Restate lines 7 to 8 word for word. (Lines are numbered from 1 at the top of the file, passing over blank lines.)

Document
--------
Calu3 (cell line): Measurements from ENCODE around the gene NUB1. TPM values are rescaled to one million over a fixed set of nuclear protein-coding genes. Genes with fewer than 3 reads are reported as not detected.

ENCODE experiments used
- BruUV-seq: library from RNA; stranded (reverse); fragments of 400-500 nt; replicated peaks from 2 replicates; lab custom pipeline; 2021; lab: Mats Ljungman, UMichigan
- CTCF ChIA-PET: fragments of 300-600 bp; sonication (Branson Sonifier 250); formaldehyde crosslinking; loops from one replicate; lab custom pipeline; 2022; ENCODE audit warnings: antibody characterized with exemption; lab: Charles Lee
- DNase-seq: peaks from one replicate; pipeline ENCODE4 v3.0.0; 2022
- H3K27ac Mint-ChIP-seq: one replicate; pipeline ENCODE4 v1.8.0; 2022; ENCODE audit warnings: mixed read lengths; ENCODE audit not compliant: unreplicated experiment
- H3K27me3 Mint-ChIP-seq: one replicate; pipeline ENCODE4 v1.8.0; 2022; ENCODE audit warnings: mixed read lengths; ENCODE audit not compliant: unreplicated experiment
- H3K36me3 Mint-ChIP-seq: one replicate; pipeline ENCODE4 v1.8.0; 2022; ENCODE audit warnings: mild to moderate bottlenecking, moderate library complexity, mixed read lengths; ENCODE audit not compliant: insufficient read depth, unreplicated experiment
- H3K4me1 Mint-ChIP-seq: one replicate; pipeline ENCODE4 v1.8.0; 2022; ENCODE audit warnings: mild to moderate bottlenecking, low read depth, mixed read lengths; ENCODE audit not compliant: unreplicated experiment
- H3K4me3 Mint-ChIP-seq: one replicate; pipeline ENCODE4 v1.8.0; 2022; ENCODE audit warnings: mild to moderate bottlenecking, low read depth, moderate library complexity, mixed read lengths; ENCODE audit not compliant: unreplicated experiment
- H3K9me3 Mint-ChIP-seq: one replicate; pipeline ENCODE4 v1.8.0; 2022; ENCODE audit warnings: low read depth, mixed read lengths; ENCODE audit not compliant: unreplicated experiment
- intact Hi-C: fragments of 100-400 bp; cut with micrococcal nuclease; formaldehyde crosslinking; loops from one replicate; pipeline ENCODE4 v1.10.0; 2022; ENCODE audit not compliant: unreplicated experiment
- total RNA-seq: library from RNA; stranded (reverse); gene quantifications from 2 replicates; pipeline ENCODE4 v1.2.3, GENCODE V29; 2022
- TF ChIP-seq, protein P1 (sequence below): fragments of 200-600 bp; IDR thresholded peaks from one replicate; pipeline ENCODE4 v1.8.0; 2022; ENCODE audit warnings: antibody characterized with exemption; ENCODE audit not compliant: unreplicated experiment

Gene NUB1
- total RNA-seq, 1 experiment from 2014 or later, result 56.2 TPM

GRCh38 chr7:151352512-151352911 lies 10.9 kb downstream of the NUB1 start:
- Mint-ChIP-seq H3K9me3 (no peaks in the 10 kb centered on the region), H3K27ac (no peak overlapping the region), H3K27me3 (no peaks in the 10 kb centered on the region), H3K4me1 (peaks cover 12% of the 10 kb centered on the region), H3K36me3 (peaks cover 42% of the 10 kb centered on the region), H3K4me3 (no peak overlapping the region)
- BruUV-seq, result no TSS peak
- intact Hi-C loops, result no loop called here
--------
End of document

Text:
- H3K27me3 Mint-ChIP-seq: one replicate; pipeline ENCODE4 v1.8.0; 2022; ENCODE audit warnings: mixed read lengths; ENCODE audit not compliant: unreplicated experiment
- H3K36me3 Mint-ChIP-seq: one replicate; pipeline ENCODE4 v1.8.0; 2022; ENCODE audit warnings: mild to moderate bottlenecking, moderate library complexity, mixed read lengths; ENCODE audit not compliant: insufficient read depth, unreplicated experiment